(Bloomberg) -- The two-month rally in euro-area sovereign bonds shows no sign of abating.
Government debt supply next month is set to be dwarfed by the more-than 100 billion euros ($123 billion) of bonds to be repaid, Bloomberg calculations show. Aside from the potential support from redemptions, German securities will benefit amid reinvestments from the European Central Bank’s public sector purchase program, according to Morgan Stanley. BNP Paribas SA says that it is too early to bet against the rally in bunds.
“The positive supply-and-demand seasonality in the coming months is increasingly being telegraphed and reflected by the price action in the bund market,” Morgan Stanley strategist Elaine Lin wrote in a note to clients. “This will feed into the PSPP reinvestment as we estimate the majority of the reinvestment flow will go into Germany, which will provide a support for duration.” The bank forecasts net supply in April will be negative 39 billion euros.
European bonds have rallied amid a confluence of factors, including a selloff in stocks, the prospect of a global trade war and signs of a slowing euro-area economy. The ECB is yet to announce an end date for its quantitative easing, or give guidance on the timing of the first deposit rate increase since 2011. Money markets have pushed back expectations for a rate hike to mid-2019, from March just two weeks ago.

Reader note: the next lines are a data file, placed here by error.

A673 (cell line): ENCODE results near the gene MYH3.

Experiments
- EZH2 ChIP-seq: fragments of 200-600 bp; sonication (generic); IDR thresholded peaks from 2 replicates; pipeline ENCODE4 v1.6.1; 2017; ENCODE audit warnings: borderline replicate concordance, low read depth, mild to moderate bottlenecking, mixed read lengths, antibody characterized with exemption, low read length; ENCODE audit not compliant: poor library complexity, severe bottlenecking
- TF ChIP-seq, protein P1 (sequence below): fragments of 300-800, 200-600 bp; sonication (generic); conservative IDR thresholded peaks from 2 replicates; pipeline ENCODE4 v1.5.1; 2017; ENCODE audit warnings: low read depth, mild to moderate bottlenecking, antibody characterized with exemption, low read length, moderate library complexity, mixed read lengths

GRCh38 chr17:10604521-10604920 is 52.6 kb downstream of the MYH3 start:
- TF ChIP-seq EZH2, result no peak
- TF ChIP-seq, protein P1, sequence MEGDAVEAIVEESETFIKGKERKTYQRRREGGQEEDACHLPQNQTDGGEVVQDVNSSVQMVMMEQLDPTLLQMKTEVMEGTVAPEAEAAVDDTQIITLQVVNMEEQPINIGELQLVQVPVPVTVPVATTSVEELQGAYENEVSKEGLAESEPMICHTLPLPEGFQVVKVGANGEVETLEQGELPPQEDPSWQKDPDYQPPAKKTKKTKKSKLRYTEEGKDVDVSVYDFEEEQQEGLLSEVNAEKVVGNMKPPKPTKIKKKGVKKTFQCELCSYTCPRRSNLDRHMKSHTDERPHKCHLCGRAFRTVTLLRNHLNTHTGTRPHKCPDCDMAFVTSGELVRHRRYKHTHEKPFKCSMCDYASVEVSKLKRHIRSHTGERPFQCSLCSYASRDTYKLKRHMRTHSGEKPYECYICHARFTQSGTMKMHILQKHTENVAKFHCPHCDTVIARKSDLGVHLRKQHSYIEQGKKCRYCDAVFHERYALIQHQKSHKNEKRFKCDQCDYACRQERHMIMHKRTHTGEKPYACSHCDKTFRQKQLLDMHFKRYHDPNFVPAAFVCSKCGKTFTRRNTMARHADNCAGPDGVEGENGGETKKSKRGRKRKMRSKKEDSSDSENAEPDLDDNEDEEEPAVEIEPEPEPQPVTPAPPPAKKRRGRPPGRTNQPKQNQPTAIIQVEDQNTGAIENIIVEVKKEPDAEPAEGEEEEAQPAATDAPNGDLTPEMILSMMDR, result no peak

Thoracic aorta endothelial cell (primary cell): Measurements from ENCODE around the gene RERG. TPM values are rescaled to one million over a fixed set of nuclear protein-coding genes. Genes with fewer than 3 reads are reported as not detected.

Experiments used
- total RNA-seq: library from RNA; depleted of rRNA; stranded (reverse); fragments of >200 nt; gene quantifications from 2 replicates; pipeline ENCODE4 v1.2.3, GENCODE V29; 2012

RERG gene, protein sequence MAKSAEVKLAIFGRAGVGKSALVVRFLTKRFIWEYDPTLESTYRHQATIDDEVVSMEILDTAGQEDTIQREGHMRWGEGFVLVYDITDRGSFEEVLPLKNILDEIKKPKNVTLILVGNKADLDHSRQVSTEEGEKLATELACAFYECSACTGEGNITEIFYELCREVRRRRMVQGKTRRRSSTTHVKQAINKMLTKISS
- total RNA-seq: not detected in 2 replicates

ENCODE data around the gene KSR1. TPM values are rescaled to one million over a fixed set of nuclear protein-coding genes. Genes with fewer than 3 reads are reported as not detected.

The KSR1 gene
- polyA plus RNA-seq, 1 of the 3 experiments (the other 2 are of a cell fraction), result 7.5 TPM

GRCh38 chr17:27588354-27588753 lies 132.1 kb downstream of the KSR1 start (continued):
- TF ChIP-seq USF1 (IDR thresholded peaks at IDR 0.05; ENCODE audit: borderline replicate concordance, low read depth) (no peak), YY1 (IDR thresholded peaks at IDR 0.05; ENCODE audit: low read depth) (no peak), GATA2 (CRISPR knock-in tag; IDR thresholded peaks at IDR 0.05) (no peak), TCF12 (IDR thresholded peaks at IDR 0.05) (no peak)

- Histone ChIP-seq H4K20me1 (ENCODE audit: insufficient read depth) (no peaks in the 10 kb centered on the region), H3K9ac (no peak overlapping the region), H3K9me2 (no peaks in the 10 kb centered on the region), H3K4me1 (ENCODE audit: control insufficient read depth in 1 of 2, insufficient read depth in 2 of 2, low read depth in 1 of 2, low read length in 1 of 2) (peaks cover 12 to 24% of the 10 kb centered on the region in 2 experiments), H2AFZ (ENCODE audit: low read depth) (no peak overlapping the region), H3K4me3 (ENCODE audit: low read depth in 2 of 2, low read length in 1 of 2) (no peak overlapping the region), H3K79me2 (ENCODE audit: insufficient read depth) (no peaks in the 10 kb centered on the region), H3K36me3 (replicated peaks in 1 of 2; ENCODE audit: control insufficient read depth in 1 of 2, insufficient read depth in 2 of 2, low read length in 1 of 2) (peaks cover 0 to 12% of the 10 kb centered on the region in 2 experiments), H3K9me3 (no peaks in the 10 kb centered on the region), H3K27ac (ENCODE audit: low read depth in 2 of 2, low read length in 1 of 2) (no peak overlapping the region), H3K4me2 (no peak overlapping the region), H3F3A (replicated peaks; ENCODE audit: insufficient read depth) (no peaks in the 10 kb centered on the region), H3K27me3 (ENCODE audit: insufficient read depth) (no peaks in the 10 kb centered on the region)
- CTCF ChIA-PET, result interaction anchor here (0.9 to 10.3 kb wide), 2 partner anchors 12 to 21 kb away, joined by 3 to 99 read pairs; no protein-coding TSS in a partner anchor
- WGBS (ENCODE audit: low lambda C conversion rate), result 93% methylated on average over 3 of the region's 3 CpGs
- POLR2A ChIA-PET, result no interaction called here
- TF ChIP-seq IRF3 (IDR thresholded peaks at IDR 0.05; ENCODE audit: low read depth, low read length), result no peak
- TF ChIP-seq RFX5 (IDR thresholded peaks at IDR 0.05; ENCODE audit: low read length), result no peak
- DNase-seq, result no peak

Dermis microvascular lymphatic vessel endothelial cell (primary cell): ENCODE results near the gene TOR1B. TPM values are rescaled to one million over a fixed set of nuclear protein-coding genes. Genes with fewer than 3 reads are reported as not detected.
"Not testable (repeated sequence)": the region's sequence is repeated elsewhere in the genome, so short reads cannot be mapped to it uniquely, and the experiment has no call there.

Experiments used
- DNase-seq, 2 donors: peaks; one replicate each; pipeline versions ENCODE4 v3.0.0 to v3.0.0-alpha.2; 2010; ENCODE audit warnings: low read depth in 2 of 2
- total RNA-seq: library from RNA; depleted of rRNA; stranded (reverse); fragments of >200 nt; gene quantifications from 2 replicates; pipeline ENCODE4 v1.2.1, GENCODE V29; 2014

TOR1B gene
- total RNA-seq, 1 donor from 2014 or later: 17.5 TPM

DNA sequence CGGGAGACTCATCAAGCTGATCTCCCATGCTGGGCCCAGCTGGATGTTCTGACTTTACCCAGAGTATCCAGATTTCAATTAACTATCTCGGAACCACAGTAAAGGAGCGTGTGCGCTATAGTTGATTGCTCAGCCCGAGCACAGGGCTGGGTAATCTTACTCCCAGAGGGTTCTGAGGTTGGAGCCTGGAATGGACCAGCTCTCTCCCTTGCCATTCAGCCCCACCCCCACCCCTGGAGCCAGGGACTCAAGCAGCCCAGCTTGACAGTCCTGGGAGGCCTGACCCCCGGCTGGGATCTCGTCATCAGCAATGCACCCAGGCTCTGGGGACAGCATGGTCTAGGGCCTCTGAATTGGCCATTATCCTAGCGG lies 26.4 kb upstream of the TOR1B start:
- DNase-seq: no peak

German 10-year yields have fallen almost 30 basis points from a more-than two-year high reached in January. Those on their counterparts in France and Spain have also dropped.
The surge in bunds has come even as some prominent commentators heralded the start of a bear market in global bonds. Still, the recent gains are no reason to sell the rally just yet, according to BNP.
“Higher ECB QE reinvestments are still weighing on bund yields,” Laurence Mutkin, global head of Group-of-10 rates strategy, wrote in a note to clients. “There are still plenty of near-term downside risks to yields: it’s too early to try to fade this bond rally.”
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